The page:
Grimes wins secretary of state race



By Taylor Riley

FRANKFORT — Votes swung Alison Lundergan Grimes’ way as she continued the Democratic landslide victory on Tuesday to become Kentucky’s third secretary of state in a year.

Grimes won with 61 percent to Bill Johnson’s 39 percent of the vote, according to the Kentucky State Board of Elections.

Grimes’ two grandmothers were present to help her accept the position. The women starred in Grimes’ campaign commercial.

“It has been 293 days, 100,000 miles, 15 parades … and one commercial with my fierce, fine grandmothers until the day,” Grimes said in her acceptance speech, “we have crossed that finish line successful.”

After Trey Grayson left an unexpired term to become director of Harvard University’s Institute of Politics, current Secretary of State Elaine Walker was appointed to fill the unexpired term Jan. 7 and sworn in Jan. 29, before she filed as a candidate for the office. In May, Grimes defeated Walker in the primaries.

According to the Kentucky State Government’s website, the secretary of state position is responsible for the integrity of the election process in the state. When elected, the secretary of state is supposed to strengthen Kentucky’s future and the future of its citizens by ensuring clean elections and restoring civic engagement.

Grimes became the 76th secretary of state of the commonwealth and said “the work begins tomorrow.”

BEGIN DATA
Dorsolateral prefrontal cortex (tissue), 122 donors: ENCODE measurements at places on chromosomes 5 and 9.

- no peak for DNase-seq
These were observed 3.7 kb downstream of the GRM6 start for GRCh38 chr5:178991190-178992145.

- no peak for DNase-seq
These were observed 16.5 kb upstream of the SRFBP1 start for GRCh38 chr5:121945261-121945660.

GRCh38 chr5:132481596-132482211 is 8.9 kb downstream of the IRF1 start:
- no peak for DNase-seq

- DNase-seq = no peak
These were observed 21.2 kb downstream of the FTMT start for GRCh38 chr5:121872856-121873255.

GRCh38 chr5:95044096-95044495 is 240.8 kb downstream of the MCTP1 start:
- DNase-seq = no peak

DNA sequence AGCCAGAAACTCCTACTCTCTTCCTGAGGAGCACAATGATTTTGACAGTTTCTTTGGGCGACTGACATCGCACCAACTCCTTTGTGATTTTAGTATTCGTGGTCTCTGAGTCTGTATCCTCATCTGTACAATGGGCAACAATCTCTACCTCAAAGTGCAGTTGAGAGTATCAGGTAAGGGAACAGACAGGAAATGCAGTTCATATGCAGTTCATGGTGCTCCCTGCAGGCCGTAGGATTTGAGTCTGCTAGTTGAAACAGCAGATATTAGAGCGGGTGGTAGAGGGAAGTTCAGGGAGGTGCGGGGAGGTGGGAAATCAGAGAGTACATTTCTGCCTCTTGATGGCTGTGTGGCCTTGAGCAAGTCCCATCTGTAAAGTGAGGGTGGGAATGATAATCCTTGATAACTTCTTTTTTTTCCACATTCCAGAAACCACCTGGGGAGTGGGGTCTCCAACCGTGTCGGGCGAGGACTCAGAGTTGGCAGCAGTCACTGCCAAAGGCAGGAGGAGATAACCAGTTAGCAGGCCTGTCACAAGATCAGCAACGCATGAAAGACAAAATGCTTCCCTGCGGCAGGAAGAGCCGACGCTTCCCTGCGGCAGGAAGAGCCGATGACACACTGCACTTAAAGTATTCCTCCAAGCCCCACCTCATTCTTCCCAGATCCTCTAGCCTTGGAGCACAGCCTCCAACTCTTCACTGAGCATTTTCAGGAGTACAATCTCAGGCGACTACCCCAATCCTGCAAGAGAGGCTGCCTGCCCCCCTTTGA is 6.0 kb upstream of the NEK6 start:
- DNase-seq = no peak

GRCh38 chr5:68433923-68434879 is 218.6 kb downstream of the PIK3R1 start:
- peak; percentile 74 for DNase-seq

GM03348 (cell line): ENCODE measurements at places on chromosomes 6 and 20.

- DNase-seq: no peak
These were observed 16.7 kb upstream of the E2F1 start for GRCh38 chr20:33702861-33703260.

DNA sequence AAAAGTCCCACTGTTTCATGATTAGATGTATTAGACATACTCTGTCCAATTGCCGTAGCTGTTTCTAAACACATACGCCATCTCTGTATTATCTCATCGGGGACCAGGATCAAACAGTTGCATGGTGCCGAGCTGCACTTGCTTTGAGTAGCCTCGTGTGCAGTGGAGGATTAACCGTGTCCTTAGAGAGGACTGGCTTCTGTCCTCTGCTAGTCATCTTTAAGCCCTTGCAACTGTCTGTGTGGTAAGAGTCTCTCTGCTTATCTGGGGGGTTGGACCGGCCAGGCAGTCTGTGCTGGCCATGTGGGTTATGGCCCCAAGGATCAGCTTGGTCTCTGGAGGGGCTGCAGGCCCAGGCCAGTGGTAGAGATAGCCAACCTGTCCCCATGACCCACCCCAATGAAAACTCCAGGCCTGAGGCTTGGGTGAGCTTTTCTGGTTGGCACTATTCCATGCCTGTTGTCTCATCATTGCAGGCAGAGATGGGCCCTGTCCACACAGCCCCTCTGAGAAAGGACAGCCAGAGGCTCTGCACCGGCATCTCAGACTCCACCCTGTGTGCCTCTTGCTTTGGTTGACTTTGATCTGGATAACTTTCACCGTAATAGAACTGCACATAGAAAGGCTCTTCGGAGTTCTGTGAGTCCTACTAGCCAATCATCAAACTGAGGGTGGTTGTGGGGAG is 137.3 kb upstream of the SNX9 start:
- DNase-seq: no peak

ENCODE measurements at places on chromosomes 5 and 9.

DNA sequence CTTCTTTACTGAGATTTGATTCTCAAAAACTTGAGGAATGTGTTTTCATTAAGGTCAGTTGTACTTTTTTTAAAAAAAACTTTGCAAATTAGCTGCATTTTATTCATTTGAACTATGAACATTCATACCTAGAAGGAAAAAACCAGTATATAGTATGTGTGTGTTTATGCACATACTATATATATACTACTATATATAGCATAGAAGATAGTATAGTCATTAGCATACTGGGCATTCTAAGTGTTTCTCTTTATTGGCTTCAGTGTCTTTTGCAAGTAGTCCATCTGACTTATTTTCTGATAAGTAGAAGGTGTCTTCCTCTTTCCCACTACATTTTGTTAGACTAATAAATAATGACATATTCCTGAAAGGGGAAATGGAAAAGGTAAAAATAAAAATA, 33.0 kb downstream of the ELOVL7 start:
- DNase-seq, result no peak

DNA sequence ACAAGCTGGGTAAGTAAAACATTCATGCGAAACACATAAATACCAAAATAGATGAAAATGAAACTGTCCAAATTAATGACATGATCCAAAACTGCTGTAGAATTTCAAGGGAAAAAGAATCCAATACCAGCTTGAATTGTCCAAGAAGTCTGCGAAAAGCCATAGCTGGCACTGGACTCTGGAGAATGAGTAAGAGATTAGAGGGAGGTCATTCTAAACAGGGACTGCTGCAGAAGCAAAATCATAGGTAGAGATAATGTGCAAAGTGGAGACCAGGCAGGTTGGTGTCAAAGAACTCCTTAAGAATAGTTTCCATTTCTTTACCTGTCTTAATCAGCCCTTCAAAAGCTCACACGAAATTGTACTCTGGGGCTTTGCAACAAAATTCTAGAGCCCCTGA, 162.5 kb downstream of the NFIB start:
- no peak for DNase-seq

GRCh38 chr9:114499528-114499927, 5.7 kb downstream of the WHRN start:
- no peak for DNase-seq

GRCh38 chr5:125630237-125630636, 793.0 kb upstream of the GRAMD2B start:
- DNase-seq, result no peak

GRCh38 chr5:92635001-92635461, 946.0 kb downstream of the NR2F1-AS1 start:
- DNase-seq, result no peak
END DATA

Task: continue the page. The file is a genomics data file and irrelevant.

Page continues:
The head-to-head race between Bill Johnson and Grimes ultimately came between whether Kentucky was ready for a person with a law degree or a business background.

Johnson said on his campaign website that his work in two major Fortune 500 companies would ensure a “hands-on” approach to business advocacy. Throughout the campaign, he stressed his conservative values with a focus on civic education and his involvement in the U.S. military.

Both candidates said they would protect the polls from voter fraud and corruption.

Voter fraud has been a problem in recent years in the commonwealth; most recently in the 2004 elections where “pay-per-card” voter registration surfaced.

A comment by Johnson created a controversy at a recent debate on PBS when he said that he would work to require a government-issued photo ID and a valid address in order to vote stating security reasons.

Grimes disagreed saying that all people should have the right to vote, not just the rich.

“We are going to make all voices heard, whether it is on Park Avenue, on a park bench or in a parked car,” Grimes said in her acceptance speech.

Grimes promised early that she would preserve and protect the right to vote for everyone in Kentucky saying that the Democratic system will last only as long as “the next generation values it.”

“We are here and help is on its way,” Grimes said.